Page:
LAKELAND - On the same day that Officer Julio Pagan made his first appearance in court on charges that he sexually battered a woman, 9-1-1 calls were released where the woman beg's a dispatcher for help.
The dispatcher finally agrees to send another officer out to take her complaint of Officer Pagan, but no officer ever responded.
"You tell me what to do because he's coming out here trying to get sex and trying to do this and that and you know what, it's not right. you know what I'm saying?" The woman said.
The 9-1-1 audio reveals the dispatcher called her sergeant and they laughed about the complaint.
LPD didn't learn about the allegations until the victim came forward again 20 days later.
In a scathing letter written to the city manager, State Attorney Jerry Hill called for a change in leadership at the Lakeland Police Department not solely due to the Pagan allegations but due to the culmination of problems in the last year.
"You know, if it had just been the Pagan case itself I doubt we would be standing here," Hill told reporters this afternoon. "What Pagan points out is a cultural issue that Lakeland knew about. The city manager knew about. The chief knew about and did nothing!"
The dispatcher who talked to the victim in mid-August, Christina Jordan, has been suspended with pay. The sergeant she reported it to remains on the job.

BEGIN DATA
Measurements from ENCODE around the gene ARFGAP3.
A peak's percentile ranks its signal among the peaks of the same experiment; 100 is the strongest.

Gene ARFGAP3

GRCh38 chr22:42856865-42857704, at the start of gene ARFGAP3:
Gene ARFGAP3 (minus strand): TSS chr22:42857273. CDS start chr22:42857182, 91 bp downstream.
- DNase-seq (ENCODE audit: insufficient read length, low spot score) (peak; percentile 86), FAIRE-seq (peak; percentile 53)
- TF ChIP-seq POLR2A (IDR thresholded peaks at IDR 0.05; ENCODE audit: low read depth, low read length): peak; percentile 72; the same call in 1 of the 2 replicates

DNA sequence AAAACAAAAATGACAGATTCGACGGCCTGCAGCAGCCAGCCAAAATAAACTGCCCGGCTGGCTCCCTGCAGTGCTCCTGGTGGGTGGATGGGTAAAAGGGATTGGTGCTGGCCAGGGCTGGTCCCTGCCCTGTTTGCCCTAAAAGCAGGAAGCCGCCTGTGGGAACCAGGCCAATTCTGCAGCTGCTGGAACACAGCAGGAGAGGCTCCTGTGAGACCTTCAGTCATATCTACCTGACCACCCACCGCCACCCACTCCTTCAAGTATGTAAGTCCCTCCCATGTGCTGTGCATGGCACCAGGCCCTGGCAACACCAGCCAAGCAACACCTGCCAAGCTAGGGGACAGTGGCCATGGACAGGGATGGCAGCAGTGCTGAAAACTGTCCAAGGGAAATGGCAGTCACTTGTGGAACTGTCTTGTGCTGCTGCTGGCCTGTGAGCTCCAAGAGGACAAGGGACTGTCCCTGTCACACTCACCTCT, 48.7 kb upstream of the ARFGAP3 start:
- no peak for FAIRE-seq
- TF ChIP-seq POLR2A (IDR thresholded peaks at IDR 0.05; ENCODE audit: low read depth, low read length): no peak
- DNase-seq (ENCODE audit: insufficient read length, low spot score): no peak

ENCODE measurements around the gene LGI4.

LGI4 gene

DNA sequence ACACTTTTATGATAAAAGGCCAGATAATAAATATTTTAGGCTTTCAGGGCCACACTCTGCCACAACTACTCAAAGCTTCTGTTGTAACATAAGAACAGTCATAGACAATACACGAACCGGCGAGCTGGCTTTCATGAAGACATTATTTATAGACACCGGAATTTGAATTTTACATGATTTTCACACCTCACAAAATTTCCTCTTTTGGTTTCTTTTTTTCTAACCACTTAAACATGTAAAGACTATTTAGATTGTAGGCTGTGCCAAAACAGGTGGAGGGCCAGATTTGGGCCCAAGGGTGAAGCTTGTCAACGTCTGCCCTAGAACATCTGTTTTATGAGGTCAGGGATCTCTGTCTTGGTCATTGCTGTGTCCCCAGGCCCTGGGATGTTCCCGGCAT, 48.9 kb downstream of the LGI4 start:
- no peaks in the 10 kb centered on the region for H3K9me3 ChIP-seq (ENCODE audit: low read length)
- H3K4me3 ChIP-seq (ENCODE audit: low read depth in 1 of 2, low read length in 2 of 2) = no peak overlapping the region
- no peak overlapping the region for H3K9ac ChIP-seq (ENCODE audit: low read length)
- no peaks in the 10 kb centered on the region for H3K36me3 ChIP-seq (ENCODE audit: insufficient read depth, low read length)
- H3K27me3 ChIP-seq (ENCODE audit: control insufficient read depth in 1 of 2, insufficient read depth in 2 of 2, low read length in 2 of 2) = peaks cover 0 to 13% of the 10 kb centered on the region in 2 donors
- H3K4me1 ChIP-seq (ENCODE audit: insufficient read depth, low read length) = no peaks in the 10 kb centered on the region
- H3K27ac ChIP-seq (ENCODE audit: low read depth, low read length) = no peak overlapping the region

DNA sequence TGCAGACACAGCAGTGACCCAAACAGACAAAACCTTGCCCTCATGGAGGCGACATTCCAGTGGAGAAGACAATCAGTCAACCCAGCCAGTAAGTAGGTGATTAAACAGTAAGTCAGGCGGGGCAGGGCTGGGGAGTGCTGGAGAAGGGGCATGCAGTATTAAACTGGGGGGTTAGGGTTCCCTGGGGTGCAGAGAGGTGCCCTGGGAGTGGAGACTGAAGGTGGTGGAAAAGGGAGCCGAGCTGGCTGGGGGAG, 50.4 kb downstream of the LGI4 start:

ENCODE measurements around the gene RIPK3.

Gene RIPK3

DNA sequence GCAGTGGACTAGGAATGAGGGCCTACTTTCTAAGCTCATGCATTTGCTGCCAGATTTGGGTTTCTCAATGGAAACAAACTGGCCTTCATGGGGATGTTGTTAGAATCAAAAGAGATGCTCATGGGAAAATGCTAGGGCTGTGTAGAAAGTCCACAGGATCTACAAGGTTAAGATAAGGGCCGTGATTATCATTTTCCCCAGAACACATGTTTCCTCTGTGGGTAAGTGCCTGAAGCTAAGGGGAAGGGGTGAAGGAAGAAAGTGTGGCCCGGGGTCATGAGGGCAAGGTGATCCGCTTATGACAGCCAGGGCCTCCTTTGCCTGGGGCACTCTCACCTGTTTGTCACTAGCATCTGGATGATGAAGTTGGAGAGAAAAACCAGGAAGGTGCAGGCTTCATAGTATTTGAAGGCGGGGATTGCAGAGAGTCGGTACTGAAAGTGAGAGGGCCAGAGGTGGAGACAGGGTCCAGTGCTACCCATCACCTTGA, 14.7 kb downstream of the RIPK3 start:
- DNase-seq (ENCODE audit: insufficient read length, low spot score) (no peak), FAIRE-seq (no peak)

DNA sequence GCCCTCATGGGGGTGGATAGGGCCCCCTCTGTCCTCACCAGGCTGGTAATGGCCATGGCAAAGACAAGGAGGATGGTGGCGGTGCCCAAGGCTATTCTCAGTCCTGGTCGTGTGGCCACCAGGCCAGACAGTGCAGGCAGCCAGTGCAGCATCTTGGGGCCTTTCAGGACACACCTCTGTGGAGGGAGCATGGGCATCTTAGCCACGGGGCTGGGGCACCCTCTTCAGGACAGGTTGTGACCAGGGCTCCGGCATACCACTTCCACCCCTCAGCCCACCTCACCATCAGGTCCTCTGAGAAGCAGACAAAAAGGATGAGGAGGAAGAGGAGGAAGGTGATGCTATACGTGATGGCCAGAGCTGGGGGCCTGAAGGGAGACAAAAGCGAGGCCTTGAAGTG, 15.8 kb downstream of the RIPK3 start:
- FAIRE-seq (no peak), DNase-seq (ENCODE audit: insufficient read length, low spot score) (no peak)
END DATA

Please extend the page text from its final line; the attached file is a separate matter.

Jordan's sister told ABC Action News she is being unfairly treated.
"She is the fall person, that's what they're doing and I think it's wrong for them to even look at her like that because she does her job and she does it very well," she said.
In court on Friday, Pagan's attorney argued for a low bond, citing a lack of evidence and claiming the woman can't be trusted.
The judge disagreed, ordering Pagan to be held with no bond. He faces two counts of armed sexual battery and one count of aggravated stalking.
Investigators say he had sex with the woman once while on duty and then kept going back for more
"I think it's pretty evident that major changes are necessary," Hill said about what is now the latest in the long list of issues facing the department.
Hill not only called out the dispatcher and sergeant for their inaction, but once again blamed Chief Lisa Womack and City Manager Doug Thomas.
"If the city manager would have been paying the chief out of his own pocket this problem would have been remedied a long time ago."